Ineffectiveness of Brief Intervention for Drug Use
There is little question that brief interventions, consisting of 1 or 2 sessions, for reducing drug use have little to no impact on using behavior. Two recent studies illustrate the futility of brief interventions in reducing illicit drug use or prescription drug misuse, known collectively as “problem drug use.”
Peter Roy-Byrne, MD, who was from the Department of Psychiatry and Behavioral Sciences at the University Of Washington School Of Medicine in Seattle at the time of the trial, led the research. In the randomized controlled trial, researchers enrolled 868 patients that had reported problem drug use in the past 90 days.
The participants were randomly assigned to receive a single intervention, which included a handout, a list of helpful resources, feedback, and discussion about options for change, and a 10-minute “telephone booster” two weeks later; or care as usual which included just the handout and a list of substance abuse resources. Both groups were assessed for drug use at baseline, 3, 6, 9 and 12 months later.
Results showed there were no significant differences between groups in 12-month post-intervention drug use, emergency department (ED) and inpatient hospital admissions, arrests and deaths.
The second study was led by Richard Saitz, MD, MPH, from the Department of Community Health Sciences at the Boston University School of Public Health in Massachusetts. In this study, researchers enrolled 528 adult patients and randomly assigned them to one of three groups. They receive a structured interview conducted by health educators that lasted between 10 and 15 minutes in length, a structured interview that lasted 30 to 45 minutes and included a 20- to 30-minute booster from counselors, or receive no intervention at all as a control group.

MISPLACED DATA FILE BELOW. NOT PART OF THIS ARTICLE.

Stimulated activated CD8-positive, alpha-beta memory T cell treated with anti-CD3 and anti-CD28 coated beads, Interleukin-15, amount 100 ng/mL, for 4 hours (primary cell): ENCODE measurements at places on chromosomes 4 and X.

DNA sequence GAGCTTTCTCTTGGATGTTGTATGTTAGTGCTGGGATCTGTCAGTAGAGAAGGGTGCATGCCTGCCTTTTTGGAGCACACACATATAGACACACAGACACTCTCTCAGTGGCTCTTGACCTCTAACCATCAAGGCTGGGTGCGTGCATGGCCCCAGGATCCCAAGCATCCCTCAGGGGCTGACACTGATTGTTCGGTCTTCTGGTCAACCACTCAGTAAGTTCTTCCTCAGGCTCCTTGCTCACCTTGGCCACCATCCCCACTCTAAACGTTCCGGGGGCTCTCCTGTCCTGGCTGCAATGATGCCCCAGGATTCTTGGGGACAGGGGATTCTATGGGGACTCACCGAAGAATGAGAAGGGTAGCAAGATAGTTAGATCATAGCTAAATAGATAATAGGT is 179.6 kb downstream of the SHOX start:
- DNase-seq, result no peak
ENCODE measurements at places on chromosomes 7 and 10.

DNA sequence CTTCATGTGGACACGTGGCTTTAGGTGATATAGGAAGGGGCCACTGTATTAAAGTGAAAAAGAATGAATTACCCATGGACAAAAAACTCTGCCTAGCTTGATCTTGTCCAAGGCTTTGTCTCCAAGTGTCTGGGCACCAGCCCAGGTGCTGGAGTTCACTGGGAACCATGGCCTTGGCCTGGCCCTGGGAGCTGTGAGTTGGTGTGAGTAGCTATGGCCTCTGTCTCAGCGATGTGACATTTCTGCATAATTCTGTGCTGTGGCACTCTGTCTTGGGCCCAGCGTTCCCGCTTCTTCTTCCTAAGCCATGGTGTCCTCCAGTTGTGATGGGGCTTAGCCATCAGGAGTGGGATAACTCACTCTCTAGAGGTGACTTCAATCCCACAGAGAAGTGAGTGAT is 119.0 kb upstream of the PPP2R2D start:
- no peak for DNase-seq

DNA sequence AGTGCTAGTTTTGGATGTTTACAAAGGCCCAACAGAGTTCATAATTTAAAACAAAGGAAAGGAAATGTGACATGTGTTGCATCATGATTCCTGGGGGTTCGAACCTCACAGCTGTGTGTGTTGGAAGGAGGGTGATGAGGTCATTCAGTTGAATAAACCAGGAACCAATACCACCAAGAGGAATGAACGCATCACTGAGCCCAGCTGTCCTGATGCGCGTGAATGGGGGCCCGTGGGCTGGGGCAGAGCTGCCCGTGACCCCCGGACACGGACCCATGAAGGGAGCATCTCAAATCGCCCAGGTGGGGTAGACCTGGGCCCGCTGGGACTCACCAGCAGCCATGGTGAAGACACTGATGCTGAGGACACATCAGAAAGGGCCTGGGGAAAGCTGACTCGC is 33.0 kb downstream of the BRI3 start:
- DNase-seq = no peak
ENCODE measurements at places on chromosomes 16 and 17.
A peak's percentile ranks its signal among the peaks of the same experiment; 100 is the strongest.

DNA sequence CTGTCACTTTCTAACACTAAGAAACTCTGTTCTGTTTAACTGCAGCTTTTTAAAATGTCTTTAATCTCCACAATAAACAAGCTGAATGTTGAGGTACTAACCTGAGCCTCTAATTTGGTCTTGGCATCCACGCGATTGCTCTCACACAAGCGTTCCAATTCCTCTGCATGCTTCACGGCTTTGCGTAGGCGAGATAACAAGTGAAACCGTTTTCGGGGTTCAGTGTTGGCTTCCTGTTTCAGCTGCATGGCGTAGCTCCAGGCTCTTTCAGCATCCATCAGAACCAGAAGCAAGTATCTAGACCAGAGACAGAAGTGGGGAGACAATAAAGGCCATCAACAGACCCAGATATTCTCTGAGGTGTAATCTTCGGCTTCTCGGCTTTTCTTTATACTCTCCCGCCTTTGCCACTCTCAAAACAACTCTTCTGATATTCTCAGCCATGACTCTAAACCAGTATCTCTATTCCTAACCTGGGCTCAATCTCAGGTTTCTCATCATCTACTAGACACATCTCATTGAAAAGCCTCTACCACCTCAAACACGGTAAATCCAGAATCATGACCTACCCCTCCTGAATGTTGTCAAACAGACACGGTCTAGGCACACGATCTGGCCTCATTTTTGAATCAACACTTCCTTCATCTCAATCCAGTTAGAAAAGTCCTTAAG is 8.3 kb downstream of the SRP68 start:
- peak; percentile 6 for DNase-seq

Results showed that there were no significant between-group differences at 6 months for drug use consequences, injection drug use, hospitalizations and ED visits, or attendance at meetings of mutual help groups. Brief intervention did not have efficacy for decreasing unhealthy drug use in primary care patients identified by screening.
These studies confirm previous research indicating that addiction is a chronic and intractable problem that requires multiple levels of care to be managed effectively.